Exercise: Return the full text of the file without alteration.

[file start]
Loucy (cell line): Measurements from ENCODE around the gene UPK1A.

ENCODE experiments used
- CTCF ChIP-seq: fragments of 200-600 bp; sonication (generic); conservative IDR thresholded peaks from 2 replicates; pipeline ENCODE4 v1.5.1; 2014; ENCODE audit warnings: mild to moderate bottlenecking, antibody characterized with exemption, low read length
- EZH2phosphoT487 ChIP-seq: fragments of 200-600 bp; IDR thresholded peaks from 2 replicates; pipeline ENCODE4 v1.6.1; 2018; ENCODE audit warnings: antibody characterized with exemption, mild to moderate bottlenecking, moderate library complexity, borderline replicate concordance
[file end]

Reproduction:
Loucy (cell line): Measurements from ENCODE around the gene UPK1A.

ENCODE experiments used
- CTCF ChIP-seq: fragments of 200-600 bp; sonication (generic); conservative IDR thresholded peaks from 2 replicates; pipeline ENCODE4 v1.5.1; 2014; ENCODE audit warnings: mild to moderate bottlenecking, antibody characterized with exemption, low read length
- EZH2phosphoT487 ChIP-seq: fragments of 200-600 bp; IDR thresholded peaks from 2 replicates; pipeline ENCODE4 v1.6.1; 2018; ENCODE audit warnings: antibody characterized with exemption, mild to moderate bottlenecking, moderate library complexity, borderline replicate concordance